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‘Cinematic immunity’ from OHS concerns does not exist

“We just need a minute on the other side of the fence.” “It’s only a curb lane. What’s the big deal?” “This sequence won’t work without that shot.” “Just three people and a camera. We’ll be in and out before anyone even notices.” “We’ll hear a train before it gets to us.” 

This is a small sampling of the pressure on film crews to step outside set and permit boundaries by people who believe in the imaginary concept of “cinematic immunity” — people who won’t accept the restrictions of location filming. It is a reckless belief that permeates our industry, and many have witnessed or experienced it more than once. 

On Feb. 20, Sarah Jones was on set filming Midnight Rider when she ran for her life from an oncoming freight train and was struck and killed when the train hit their set. It is now clear that the production did not have permission to be on the tracks. The entire industry must now take a closer look at the concept of cinematic immunity. This is a stark reminder that it is truly a false premise. There is no immunity. Instead, there is jeopardy, risk and the potential for lost lives. 

As filmmakers, we are granted the privilege of exposure to interesting places and situations when filming on location. Whether it’s a farm, a swanky office suite, a mansion or a mountaintop, we get to see and experience places and people that we might not encounter in a less extraordinary job. There is always a price to pay to gain access to these locations, and each production must decide whether or not they can tell their story within the applicable limitations. Sets of rules and permit restrictions come with each of our workplaces, and locations teams are responsible for defining those restrictions on scouts, surveys and in production meetings, informing production personnel of the applicable limitations to each day.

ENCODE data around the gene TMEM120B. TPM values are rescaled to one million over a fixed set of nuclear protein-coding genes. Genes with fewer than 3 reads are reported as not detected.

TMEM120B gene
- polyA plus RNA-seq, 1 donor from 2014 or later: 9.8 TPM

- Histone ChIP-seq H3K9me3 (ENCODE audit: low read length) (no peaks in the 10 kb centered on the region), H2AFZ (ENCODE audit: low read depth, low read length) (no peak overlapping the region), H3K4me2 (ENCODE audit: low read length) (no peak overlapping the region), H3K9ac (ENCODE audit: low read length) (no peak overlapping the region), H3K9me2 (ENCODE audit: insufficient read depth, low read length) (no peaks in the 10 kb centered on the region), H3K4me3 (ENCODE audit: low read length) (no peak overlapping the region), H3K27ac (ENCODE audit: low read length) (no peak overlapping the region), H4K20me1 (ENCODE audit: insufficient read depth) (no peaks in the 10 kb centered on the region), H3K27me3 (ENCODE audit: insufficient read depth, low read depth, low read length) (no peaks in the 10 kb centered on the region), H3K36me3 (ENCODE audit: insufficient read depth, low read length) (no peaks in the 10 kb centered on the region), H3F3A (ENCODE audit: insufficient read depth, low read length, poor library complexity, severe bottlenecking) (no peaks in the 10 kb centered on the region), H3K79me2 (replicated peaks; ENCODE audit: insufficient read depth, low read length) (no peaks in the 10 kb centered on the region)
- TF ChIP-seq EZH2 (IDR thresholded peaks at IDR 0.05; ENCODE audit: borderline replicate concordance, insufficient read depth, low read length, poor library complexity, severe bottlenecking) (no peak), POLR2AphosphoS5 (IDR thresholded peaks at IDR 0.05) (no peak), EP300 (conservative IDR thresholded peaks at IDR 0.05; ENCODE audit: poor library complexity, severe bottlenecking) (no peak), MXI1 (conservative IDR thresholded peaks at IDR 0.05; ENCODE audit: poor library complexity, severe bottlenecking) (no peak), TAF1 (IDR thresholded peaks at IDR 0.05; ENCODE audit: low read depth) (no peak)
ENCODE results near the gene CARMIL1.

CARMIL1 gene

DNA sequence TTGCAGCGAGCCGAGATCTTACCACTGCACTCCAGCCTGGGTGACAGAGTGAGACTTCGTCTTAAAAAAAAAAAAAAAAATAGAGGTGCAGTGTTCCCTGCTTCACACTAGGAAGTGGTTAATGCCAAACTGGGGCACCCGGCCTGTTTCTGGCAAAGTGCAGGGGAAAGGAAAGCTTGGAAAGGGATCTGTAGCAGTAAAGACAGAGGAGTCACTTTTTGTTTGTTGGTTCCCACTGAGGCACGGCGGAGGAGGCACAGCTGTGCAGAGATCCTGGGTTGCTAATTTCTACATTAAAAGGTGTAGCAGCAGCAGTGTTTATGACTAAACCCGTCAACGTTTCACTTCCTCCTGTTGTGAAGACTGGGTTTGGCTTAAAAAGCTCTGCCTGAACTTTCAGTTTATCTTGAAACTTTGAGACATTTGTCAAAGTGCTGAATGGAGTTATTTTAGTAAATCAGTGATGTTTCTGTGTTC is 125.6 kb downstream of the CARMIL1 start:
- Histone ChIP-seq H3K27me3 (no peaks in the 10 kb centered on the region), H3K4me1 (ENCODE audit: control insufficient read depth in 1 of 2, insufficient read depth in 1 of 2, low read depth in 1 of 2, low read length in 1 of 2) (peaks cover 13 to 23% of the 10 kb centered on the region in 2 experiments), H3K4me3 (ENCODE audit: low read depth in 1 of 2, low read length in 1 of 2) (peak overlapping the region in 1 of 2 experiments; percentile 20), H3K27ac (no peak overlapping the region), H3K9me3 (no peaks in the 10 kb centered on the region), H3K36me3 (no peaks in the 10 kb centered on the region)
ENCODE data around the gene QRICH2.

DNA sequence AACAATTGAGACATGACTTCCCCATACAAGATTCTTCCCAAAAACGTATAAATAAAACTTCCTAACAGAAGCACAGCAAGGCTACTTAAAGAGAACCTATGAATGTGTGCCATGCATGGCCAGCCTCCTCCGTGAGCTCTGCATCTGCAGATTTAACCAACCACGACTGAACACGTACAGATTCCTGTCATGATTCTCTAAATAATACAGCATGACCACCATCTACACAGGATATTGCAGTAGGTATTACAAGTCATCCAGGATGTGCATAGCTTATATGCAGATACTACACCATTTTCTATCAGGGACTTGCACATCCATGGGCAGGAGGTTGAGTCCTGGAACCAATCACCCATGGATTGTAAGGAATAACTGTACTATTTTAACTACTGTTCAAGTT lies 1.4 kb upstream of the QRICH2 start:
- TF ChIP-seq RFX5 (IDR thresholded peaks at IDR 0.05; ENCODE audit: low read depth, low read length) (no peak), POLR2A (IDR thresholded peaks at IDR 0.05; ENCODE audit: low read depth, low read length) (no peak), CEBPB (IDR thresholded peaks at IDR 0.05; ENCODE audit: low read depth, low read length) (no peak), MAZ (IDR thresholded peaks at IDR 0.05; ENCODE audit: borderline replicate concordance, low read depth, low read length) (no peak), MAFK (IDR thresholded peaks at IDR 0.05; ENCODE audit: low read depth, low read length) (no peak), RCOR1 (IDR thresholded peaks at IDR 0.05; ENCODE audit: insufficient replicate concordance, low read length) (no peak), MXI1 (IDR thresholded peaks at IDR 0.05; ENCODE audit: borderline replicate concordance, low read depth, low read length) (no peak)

Crewmembers must strive to support the rules while helping the director achieve his vision within the given parameters. Directors need to be aware of potential jeopardy in asking for unplanned shots requiring access to property outside the contracted work zone.  

Everyone should be aware that stepping outside the boundaries of permits or location contracts can nullify production insurance, leaving both the company and any involved employees open to lawsuits.

In the end, ultimate responsibility for safety on set lies with the employer/producer, however under Ontario law, every worker shares the responsibility to identify and report safety risks. If a worker is asked to go somewhere or do something outside the bounds of the permit or the set, she has every right to question it and a right to refuse unsafe work.  

We all need to ponder and seek out new ways to protect our workers. We must collectively acknowledge and accept the limitations of location filming, and find creative, safe ways to tell our stories without risk to our workers. Let Sarah’s untimely death stand to remind us that nobody is immune from the consequences of unnecessary risk. Honour her memory by upholding these principles and keeping yourself and your colleagues safe in our varied workplaces.

Victoria Harding

Victoria Harding is the associate executive director of the Directors Guild of Canada, Ontario branch. DGC is a national labour organizaitons that represents more than 3,800 key creative design and logistical personnel in the screen-based industry covering all areas of deisgn, production and editing. Visit for more information.
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